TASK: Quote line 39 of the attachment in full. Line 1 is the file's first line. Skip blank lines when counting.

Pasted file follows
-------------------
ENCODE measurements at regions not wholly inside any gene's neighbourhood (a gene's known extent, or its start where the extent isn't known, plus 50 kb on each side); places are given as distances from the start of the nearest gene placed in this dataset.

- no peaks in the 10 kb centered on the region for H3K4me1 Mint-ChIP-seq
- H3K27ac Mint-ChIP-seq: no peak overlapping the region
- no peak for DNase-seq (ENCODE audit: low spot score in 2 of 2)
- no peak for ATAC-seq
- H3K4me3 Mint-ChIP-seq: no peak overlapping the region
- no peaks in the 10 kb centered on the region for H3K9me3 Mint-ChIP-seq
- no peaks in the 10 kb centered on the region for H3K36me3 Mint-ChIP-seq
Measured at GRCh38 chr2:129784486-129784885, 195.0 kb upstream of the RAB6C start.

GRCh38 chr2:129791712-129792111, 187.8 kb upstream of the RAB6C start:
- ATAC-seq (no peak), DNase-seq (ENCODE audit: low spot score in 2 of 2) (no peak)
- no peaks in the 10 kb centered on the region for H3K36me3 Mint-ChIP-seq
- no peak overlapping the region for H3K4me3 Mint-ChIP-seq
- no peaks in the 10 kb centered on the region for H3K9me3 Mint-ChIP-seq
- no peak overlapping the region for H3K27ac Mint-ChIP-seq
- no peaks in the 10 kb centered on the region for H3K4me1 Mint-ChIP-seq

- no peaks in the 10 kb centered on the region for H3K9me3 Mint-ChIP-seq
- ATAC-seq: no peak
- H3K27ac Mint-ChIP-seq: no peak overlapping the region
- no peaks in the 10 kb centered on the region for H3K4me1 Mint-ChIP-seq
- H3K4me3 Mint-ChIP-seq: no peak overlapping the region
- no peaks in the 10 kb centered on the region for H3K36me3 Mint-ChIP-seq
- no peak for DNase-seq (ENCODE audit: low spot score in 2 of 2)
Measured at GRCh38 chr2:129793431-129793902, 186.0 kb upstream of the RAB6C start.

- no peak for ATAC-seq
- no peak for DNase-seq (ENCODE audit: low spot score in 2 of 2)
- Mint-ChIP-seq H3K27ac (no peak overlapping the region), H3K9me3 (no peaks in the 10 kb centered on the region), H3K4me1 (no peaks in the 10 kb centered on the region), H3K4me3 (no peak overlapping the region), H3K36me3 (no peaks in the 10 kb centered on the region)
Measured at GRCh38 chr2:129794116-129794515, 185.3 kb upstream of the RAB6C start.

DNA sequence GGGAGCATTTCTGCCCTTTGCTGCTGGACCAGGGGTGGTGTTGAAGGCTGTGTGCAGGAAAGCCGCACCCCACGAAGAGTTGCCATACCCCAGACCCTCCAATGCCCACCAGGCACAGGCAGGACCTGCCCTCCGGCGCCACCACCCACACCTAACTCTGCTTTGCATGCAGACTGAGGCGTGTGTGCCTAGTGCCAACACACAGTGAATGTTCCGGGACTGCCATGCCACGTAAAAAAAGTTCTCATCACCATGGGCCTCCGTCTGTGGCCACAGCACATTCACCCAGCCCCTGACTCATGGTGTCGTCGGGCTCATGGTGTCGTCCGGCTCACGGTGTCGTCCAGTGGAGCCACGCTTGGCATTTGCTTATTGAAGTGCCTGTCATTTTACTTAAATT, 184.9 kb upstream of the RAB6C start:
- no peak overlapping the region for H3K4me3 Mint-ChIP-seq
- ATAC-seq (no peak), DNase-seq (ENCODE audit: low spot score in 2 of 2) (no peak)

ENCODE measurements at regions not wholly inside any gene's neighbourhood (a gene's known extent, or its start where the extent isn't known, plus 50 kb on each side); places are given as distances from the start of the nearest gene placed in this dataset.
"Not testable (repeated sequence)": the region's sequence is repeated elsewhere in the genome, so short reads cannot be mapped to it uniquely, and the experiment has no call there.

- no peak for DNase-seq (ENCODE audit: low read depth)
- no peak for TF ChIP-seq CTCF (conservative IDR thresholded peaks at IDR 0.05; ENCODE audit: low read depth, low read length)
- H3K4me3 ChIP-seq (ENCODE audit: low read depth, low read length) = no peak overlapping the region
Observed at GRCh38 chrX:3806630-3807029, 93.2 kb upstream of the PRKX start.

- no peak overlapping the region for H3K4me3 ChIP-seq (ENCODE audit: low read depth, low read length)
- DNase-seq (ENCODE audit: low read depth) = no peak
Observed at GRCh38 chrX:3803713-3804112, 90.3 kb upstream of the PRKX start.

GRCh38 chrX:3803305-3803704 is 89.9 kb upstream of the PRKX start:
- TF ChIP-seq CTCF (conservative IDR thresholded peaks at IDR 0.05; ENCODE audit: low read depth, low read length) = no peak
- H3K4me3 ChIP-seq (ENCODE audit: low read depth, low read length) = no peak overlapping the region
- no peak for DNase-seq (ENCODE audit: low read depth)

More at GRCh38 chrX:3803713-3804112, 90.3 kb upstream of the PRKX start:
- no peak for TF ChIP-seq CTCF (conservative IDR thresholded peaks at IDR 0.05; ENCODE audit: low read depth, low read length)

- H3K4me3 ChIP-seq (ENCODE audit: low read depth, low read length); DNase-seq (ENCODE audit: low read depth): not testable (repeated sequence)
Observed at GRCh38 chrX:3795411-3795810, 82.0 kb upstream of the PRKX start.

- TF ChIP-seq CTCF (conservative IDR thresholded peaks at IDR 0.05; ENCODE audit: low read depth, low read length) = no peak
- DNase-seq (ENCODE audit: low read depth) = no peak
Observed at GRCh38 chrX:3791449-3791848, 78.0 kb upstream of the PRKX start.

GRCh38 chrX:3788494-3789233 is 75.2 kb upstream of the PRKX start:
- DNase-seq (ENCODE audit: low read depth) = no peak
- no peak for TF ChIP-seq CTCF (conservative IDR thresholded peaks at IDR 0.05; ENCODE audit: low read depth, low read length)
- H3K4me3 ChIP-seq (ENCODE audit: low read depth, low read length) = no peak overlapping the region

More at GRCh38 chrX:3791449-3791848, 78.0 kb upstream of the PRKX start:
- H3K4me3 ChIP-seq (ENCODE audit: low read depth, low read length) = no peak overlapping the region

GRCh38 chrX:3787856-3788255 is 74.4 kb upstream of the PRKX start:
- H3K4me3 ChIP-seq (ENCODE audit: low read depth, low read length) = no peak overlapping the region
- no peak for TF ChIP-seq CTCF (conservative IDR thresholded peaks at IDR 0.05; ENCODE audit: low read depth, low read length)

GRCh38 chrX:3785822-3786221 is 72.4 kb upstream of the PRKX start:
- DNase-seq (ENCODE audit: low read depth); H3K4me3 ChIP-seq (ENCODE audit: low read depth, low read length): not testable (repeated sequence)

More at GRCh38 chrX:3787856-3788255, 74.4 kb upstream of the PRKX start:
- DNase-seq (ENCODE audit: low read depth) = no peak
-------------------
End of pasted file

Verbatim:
- DNase-seq (ENCODE audit: low read depth) = no peak